It’s Halloween: An American Witch Bottle

photo by Marshall J. Becker

Stories of American witch trials have been very much in the forefront of my mind this month, as I have done several programs on the topic at both of the museums at which I work. So it was especially interesting when  I came across an article written in 1980, but posted by  Archaeology.org today, about a witch bottle found in Essington, Pennsylvania. This is not a frequent occurrence in the U.S., though a number of these charms have been discovered in Europe. A witch bottle is a protective talisman with two purposes: to serve as protection during the building of a house, or to serve as countermeasures against specific acts of witchcraft. The Pennsylvania example is particularly intriguing because it is believed to have been deposited in the ground in the 18th century, a time when belief in witchcraft was waning.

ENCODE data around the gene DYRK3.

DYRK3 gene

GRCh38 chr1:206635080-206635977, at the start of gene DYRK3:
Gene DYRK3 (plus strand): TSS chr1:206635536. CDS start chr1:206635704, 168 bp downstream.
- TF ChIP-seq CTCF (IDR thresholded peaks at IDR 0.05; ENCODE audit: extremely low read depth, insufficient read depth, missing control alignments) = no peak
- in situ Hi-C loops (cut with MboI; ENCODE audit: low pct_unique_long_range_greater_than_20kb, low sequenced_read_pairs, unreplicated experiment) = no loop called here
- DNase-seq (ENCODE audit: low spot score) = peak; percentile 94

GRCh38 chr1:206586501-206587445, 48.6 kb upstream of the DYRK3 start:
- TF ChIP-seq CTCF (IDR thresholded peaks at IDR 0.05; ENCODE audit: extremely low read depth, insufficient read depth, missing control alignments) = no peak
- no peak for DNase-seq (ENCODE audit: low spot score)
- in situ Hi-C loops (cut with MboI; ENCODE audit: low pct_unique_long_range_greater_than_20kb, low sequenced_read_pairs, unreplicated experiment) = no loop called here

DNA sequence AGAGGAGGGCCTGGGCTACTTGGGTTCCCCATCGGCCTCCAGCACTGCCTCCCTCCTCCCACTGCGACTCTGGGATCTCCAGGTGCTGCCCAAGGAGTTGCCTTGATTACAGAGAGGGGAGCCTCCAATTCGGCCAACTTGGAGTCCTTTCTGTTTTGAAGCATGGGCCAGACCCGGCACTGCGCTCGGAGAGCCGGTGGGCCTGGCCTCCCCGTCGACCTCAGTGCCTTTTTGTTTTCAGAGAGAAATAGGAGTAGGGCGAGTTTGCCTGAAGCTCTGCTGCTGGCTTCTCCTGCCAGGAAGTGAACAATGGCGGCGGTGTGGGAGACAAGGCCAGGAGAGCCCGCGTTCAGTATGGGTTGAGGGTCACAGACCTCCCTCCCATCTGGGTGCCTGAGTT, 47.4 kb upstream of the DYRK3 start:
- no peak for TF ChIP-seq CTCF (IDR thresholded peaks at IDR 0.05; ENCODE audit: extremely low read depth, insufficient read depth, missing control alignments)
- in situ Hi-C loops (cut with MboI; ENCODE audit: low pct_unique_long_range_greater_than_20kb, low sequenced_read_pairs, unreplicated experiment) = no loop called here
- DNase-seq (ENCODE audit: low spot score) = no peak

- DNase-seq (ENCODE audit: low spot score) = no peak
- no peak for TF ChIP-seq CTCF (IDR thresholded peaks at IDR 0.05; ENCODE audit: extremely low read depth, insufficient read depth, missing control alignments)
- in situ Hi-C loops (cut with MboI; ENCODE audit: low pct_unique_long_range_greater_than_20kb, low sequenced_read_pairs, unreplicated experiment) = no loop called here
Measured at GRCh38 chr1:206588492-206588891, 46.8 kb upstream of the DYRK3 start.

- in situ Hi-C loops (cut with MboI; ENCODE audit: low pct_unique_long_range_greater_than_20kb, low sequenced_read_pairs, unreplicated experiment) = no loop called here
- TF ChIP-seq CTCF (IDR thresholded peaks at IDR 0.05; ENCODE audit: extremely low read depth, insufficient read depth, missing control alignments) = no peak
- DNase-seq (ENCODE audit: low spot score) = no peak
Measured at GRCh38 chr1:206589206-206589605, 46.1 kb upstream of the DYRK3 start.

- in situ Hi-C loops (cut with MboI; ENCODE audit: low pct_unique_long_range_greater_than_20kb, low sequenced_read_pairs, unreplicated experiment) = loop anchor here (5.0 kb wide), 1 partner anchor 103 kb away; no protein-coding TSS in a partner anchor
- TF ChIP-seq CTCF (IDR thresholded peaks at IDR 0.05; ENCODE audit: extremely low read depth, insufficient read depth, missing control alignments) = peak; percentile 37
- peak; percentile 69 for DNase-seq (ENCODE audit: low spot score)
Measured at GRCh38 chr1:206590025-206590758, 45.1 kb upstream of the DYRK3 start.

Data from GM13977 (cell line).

The American bottle is dark green, covered with a bright gold patina, a result of its age and decomposition of the glass surface. It also has a large, smooth “push-up” or indentation in its base. The shape of the bottle and the smooth surface of the push-up help date the bottle as having been made some time between 1730 and 1750, a period when manufacturing techniques were becoming more sophisticated. It was buried upside down in a hole next to a house. The article here explains the context and folklore associated with witch bottles much more succinctly than I could, so for more information, hop on over to the site.

 

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